Canada is now a country where a protesting panda bear can be sent to prison for a decade. Photo via JustinLing.
As we told you in November, Canada’s House of Commons passed a bill last Halloween that forbids masked protesters from joining in on an “illegal” protest. Anyone who is in violation of this new anti-mask legislation will be facing a maximum penalty of a decade in prison. Many Canadians understandably see this as the latest move by the Conservative government to criminalize dissent in this country.
The world has seen a surge in social upheaval over the past few years, as movements like the Arab Spring and Occupy have dominated headlines. Most recently, Istanbul and São Paulo have been coated in flames and tear gas clouds as crowds of protesters clash with swarms of riot police. Alongside these uprisings is a recent report by the Guardian that indicates the Pentagon is “bracing for public dissent”—which is in part why they have built a massive system of “suspicionless surveillance”—emerging from environmental activism, as the world prepares to be rocked by new natural disasters.
Over here in Canada, we have experienced our own brand of protesting and social uprising, specifically from the student movement in Montreal. Recent legislation in Montreal has made it illegal to be in a group of more than ten people without prior notification to the police. The incredibly shitty and controversial P-6 bylaw has also made it a requirement for protesters to send an itinerary of their demonstration to the police in advance. If protesters fail to send in their protest route, or the protest deviates in any way from the submitted route, their protest will be deemed illegal, and so if any of the protesters at said protest are in masks, they could lose the next ten years of their life.
Besides that insanely disproportionate penalty, so-called illegal protesters are also being levied fines starting at $500 for the first offence. Given that the crux of the protest movement in Montreal is a student uprising, kids who are living off Kraft Dinner are understandably concerned about having to pay fines that can sometime go over a thousand dollars for repeat offenses. It’s squashing the alternative voice in an alarmingly ironfisted manner. As Alex Norris, a Montreal councilor, told the CBC: “P-6… doesn’t belong in a democratic society.”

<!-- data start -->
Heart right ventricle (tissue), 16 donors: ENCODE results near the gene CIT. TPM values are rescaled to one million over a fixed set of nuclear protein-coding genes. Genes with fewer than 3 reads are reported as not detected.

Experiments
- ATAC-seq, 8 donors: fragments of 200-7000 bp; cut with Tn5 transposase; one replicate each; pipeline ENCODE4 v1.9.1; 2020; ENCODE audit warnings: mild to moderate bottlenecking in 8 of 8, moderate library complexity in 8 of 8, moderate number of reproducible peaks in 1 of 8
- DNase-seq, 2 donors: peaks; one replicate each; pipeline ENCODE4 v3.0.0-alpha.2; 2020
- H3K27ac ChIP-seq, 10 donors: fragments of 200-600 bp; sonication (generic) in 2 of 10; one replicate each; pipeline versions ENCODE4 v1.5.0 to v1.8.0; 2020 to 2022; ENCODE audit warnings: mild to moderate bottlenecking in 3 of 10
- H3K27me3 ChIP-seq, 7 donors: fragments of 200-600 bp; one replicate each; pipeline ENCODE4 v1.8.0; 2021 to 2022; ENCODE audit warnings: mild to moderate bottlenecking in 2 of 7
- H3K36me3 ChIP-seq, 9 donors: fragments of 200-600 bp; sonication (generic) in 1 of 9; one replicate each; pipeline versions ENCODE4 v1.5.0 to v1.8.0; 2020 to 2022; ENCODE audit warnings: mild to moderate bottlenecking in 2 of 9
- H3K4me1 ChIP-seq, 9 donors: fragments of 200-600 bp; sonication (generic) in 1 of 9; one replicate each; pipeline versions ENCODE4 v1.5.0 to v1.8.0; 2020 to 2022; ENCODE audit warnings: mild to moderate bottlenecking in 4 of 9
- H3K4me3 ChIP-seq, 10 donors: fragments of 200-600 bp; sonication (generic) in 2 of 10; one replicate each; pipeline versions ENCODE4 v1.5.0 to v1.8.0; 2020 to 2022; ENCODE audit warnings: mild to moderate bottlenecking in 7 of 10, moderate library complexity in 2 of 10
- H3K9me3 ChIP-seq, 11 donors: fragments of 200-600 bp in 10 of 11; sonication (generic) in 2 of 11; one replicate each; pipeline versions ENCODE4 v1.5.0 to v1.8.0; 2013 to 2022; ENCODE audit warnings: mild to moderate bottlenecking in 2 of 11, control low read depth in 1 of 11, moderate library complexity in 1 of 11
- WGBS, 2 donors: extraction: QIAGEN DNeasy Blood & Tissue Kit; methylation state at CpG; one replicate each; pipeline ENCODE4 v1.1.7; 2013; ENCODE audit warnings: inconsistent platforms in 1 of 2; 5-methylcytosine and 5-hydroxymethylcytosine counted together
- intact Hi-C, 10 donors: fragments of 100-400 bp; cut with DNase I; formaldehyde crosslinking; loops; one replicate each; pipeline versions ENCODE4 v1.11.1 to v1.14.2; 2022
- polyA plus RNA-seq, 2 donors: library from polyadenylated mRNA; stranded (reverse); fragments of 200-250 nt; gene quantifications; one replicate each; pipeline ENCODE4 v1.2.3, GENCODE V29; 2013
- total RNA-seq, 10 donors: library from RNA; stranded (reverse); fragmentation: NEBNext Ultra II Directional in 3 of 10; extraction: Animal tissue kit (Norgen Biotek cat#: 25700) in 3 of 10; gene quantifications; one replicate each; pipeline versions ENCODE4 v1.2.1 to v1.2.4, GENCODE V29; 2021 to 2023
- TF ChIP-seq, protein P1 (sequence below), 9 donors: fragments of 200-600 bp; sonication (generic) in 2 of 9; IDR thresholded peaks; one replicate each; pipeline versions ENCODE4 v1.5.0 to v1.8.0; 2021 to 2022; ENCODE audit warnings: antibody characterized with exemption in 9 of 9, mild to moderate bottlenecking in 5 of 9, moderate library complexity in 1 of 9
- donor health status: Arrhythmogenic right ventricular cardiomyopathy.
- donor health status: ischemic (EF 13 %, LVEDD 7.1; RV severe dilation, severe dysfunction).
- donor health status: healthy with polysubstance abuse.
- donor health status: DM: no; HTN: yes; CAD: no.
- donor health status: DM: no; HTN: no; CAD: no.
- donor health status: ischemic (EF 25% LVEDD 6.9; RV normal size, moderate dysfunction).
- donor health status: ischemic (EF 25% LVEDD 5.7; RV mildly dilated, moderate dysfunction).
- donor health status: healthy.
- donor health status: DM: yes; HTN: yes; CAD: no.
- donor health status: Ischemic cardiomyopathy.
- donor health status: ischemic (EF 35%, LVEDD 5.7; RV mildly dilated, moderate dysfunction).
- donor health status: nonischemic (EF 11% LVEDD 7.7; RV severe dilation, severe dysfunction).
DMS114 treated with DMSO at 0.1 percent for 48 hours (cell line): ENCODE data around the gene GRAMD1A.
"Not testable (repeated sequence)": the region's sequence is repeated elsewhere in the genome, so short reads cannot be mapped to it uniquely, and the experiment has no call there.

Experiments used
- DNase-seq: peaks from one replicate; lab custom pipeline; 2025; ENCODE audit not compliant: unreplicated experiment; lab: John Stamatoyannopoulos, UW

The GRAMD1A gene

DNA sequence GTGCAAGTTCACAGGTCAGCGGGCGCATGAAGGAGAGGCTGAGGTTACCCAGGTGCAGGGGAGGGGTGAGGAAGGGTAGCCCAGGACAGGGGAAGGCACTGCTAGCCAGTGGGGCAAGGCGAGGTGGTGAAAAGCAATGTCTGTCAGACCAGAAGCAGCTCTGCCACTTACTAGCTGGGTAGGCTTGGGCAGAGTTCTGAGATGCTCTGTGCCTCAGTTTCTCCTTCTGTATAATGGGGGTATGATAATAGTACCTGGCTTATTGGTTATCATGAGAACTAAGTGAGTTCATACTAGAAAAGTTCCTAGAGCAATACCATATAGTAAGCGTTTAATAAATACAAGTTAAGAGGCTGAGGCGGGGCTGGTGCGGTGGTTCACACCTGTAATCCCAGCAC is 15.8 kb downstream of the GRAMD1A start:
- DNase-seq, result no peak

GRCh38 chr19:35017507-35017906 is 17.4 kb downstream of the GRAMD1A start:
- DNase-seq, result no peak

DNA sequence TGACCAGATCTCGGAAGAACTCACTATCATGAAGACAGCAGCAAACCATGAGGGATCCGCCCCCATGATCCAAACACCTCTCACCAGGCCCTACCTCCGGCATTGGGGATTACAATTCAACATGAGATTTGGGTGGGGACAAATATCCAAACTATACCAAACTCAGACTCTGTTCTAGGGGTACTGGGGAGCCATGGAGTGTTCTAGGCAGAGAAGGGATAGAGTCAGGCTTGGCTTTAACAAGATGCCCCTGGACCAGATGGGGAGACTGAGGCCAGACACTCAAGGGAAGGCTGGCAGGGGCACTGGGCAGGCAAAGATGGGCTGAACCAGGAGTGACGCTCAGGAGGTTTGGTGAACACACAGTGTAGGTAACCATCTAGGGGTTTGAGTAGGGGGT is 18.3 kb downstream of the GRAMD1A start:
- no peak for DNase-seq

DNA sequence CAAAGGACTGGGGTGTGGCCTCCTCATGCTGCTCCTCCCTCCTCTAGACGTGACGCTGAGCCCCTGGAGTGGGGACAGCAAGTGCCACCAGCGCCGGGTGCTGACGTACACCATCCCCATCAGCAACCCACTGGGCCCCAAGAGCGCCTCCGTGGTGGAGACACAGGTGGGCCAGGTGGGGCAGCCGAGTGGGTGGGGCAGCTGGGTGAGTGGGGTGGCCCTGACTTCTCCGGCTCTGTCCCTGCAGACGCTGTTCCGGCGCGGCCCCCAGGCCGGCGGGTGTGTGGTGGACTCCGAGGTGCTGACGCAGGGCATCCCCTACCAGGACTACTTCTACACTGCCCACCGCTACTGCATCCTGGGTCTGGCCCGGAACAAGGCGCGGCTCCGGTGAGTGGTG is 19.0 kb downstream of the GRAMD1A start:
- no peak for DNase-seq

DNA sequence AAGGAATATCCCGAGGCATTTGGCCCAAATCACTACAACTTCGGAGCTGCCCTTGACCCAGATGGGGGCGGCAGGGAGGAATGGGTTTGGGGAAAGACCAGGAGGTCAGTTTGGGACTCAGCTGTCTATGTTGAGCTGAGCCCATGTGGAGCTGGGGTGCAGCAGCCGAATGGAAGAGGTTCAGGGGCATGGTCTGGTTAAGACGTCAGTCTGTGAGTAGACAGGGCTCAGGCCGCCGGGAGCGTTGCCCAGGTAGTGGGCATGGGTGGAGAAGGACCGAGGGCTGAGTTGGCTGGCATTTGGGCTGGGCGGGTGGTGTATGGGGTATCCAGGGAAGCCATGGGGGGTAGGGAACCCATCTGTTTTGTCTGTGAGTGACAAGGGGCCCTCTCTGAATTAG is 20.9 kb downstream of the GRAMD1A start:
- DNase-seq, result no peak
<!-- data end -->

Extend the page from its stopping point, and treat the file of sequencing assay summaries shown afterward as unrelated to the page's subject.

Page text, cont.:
As a result of these restrictive legislations, protests are oftentimes declared illegal in Montreal. In March, 250 people were arrested at an anti-police brutality protest, including one VICE Canada journalist. At the May Day protest on May 1st, police arrested 447 protesters. VICE Canada was also there, filming a documentary about the P-6 bylaw.
Anarcopanda hanging out with a bunch of masked riot police. via xddorox
Blake Richards, a conservative MP in Alberta, introduced the anti-mask legislation to the House of Commons. He refers to the new law as “my bill,”—like a proud, crappy dad—and was quoted as saying: “We can all rest easier tonight knowing our communities have been made safer with its passage.” But why is that the case? What exactly are we protecting ourselves from? Just because wearing a mask at a protest is illegal, does not mean the Black Bloc members who vandalized storefronts and burned police cars at the Toronto G20 are simply going to stay home the next time there’s an opportunity to riot.
Then there are the headlines, like the one CBC ran today, stating that: “Wearing a mask at a riot becomes illegal today.” We know that this law is simply not a measure being used against riots—because the definition in Canada of what is and what is not an illegal protest has become so one-sided. Like I mentioned in my first article about this issue, the Occupy Toronto protest, which was by all accounts a very tame and uneventful proceeding, was deemed illegal by a Toronto judge. This was absolutely not a riot, and yet, if you were hanging out there with a Guy Fawkes mask over your face, under this new legislation, you’d likely be going to prison.
Given the wide variety of facial coverings one could possibly wear to a protest, it is relieving to hear that at least there have been “exceptions” built into the new legislation for “religious or medical reasons.” But that doesn’t help anyone who is wearing a mask to express his or her own “radical” political beliefs. While it certainly makes some sense that vandalism is made easier by mask wearing, why are we looking to prosecute non-vandals who are wearing a Guy Fawkes mask or a panda suit simply because riot police—who wear full facial and body coverings and sometimes don’t wear ID badges—can’t see their face?
This type of legislation is maddeningly one-sided. No one in their right mind wants to see innocent people hurt in the process of protesting—nor should anyone, save for the most die-hard of anarchists, wish for property damage to be included as a protest method—but the trend of restrictive legislation against political expression in Canada has reached an alarming level. And it appears to only be getting more stringent as the global climate of social dissent worsens.
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